Looking Ahead to 2020

Globally we face some very challenging times. Whether it’s politics, climate change, religious persecution, war, famine, poverty and homelessness, we know that across the world things are moving in a direction which to many increases the fear for our future. The uncertainty, for ourselves, our loved ones and our planet makes us feel like we’ve lost hope, or that the rug has been pulled out from under our feet. Generations of people are pitted against other generations, the old against the young. The blame game is heavily underway, and there are many casualties. Tempers are high, the stretching point is at near maximum. We head into a new decade filled with uncertainty and anxiety.

So what can we do about it? Here in the UK, we’ve been rocked by a recent Trump-esque election result. We’ve seen it happening across the world, with a swing to the right in other countries. There’s a lot of anger and blame raging across the political world. However, it’s not just in the UK and America: in India, in Australia, in Brazil, Hungary, Turkey and the Philippines, the hard right is winning. If we simply blame one leader or political party such as Labour in the UK or the Democrats in the US, we miss the main point that we need to address. We are working with a very unfair system, ruled by media oligarchs and the billionaire press that use lies and sleight of hand to win elections and the votes of those who would previously never cast their lot in that direction. We need to look to countries that are framing the model that we wish to achieve, such as Finland with their new Prime Minister and their resistance to fake news through a very effective digital literacy campaign that has been underway for the past few years for people of all ages. George Monibot explains this very well in his video for the website, Double Down News.  He also offers up the beginnings of a solution, at a grassroots level that seems to be emerging worldwide.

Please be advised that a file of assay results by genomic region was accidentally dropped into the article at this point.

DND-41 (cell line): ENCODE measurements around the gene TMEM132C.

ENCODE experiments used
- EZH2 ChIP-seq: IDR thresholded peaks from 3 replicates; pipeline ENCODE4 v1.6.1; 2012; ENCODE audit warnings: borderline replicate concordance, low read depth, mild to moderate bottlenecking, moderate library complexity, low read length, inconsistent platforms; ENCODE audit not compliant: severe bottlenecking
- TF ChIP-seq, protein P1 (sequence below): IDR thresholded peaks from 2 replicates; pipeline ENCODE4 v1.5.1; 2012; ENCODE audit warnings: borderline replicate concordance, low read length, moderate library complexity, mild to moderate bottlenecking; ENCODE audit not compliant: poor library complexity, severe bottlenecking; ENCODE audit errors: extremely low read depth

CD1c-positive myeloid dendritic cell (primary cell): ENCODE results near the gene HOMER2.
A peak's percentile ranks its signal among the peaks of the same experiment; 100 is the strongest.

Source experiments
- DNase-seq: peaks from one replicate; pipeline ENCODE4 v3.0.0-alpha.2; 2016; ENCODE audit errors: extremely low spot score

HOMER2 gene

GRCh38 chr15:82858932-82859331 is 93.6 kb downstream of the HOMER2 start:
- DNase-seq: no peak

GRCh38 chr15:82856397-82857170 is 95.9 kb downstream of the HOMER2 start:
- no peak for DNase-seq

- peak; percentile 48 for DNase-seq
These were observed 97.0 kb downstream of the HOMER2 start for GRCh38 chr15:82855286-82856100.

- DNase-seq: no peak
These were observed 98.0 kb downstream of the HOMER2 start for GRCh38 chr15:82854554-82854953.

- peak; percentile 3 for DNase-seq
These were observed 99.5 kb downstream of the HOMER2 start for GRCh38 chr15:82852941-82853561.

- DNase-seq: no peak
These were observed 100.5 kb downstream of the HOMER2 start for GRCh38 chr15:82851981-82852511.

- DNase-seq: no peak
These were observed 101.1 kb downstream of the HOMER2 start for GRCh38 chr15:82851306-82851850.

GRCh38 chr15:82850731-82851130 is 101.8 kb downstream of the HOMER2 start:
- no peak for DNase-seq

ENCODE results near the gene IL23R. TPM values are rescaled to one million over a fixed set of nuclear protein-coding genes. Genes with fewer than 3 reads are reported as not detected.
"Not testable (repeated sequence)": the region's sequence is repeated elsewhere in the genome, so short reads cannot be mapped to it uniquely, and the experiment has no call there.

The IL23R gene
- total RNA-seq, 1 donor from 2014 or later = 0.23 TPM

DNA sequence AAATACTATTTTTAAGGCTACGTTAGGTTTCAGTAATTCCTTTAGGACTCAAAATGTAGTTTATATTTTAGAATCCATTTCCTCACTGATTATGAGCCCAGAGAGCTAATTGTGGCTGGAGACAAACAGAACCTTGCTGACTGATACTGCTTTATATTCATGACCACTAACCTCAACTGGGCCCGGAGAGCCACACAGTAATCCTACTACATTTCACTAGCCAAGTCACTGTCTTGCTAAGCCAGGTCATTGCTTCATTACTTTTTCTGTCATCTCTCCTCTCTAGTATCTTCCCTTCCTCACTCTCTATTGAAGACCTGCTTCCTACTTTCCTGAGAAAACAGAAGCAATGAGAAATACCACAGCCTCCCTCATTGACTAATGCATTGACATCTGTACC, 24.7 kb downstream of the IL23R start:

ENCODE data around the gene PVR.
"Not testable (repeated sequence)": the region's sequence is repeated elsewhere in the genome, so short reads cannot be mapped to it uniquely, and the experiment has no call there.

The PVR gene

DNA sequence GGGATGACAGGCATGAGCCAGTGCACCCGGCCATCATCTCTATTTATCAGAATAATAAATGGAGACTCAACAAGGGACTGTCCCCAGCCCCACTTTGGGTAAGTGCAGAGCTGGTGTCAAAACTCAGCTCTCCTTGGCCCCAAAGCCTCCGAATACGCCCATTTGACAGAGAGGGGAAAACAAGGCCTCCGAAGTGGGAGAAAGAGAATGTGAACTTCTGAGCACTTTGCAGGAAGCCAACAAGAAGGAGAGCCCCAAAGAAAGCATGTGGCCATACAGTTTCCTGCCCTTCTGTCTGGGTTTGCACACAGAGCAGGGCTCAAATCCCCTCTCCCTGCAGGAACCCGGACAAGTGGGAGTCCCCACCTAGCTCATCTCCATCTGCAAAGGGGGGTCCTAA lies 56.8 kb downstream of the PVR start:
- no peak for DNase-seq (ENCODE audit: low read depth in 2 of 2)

From my perspective, we also need to remember to close the ranks when it comes to our progressive, left-wing allies. In the UK, the Tories are extremely good at closing ranks when it comes to opposition, and on the other side, the opposing leftist or centrist parties are just too busy trying to bring each other down in order to take the Tories place. Instead of working together, they’re too busy fighting each other. It’s utterly ridiculous. No one will win against those odds.

So we need to stand shoulder to shoulder with everyone who opposes the status quo. We need to support each other in order to succeed in creating a progressive, fair and equal system that works for everyone. How do we do that?